Published by the Students of Johns Hopkins since 1896
June 15, 2024

Color of My Voice aims to cultivate a space for healing

By HELENA GIFFORD | April 6, 2023

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COURTESY OF KEIDAI LEE

Color of My Voice uplifts diverse stories through animation and hand choreography.

Color of My Voice (CMV) is a student-run arts project that creates animated videos to share the stories of underrepresented individuals. The organization’s goal is to provide an outlet for those who have faced racial discrimination to talk and heal from their experiences. 

CMV was started by Keidaï Lee after the Black Lives Matter and Stop Asian Hate movements of 2020. Lee is a Hopkins alum who recently graduated with a major in Philosophy and a minor in Computer Science. 

In an interview with The News-Letter, Lee described why he thinks CMV’s work is different from other work in the entertainment industry.

“A lot of organizations that are in entertainment are driven more to simply entertain,“ he said. “There’s been some progress in wanting to create nuance and characters that go beyond just their identity, but there hasn’t been a heavy focus on that specifically. A lot of racial justice organizations focus on preventing racism or racial discrimination from happening, but few focus on recovery, and that’s what we try to do.”

CMV’s videos use a combination of animation and hand choreography to tell the stories. Against a black background, brightly colored hands gesticulate and interact with smoothly animated neon drawings while someone gives a voice-over. The artistic style is bright, playful and, when combined with a calmly delivered voice-over and uplifting music, creates a safe and informative atmosphere.

The organization’s decision to exclude faces and use bright colors for the skin tones in their videos was very intentional. 

“We took away our storytellers' faces so you could more easily hear their voice, and hopefully you get a second chance to see them more clearly,” the group wrote on their website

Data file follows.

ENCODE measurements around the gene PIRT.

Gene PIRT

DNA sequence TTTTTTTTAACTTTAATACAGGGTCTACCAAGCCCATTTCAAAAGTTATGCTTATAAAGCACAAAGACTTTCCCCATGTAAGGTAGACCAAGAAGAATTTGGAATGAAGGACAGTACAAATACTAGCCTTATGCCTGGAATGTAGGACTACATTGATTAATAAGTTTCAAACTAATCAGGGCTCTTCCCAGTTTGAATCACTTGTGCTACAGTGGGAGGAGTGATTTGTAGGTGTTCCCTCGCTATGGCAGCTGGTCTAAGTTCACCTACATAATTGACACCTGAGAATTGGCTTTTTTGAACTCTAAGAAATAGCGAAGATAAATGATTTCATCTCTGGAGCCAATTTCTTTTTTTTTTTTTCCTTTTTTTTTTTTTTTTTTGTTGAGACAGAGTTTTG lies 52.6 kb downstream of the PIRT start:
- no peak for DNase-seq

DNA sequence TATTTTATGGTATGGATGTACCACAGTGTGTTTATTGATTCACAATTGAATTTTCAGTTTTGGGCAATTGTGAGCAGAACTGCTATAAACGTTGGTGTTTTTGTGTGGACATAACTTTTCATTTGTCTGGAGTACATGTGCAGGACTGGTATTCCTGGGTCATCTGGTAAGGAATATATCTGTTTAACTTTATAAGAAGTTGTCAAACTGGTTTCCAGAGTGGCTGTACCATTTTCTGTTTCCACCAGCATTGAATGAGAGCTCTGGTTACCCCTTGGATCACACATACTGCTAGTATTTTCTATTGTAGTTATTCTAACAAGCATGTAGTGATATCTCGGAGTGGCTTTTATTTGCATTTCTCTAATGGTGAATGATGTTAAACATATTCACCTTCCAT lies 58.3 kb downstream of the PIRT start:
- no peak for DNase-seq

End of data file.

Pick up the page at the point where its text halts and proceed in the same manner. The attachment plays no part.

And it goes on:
The process of creating these animated videos involves several steps. The group begins by having conversations with the storytellers to get to know them, and they work on the script and research the culture and context relevant to the story. Next, they do voice-over recordings and start adding visuals to the script. Afterwards, the hand choreography is added, and animators get to work on bringing the visuals to life. 

CMV has told the stories of people from different backgrounds and portrays the many ways that discrimination can manifest. One story focused on a Nigerian-British student struggling with deciding between respecting authority or respecting herself. Another story dealt with a student facing discrimination at school over bringing food from his culture to lunch. An upcoming video tells the story of a student deciding to wear a traditional dress, a salwar kameez, to her school in rural Georgia, despite the risk of it affecting her friendships.

Though many of its volunteers are Hopkins students, the CMV team is made up of students and alumni from several universities all working together to create these videos. 

CMV’s Operations and Research Officer Amy de Lury described how she has contributed to the project’s success in an email to The News-Letter.

“Being in CMV empowers me in recovery and the fight against racial discrimination through evidence-based art,“ she wrote. “I most enjoy working with CMV in ensuring long-term sustainability for them through partnerships with other antiracist organizations, nonprofits and social enterprises.”

CMV has recently become one of the first video-production-based ventures to join the Spark accelerator track at the University’s student entrepreneurship program, FastForward U. Lee highlighted how FastForward U has helped CMV and provided him with a supportive community.

“A lot of CMV started with creative people with big dreams, but it’s also [necessary] to set realistic pathways for it that complement the bounds of our imagination, so it’s been good to have a scheduled track like this program to keeps us going,“ he said. “Having a community has been really helpful because I’m a first-generation college student. It’s been really good to have people who know what they’re doing to back me up.”

Sophia Lin is an Arts & Entertainment Editor for The News-Letter. She did not contribute to the reporting, writing or editing of this article.


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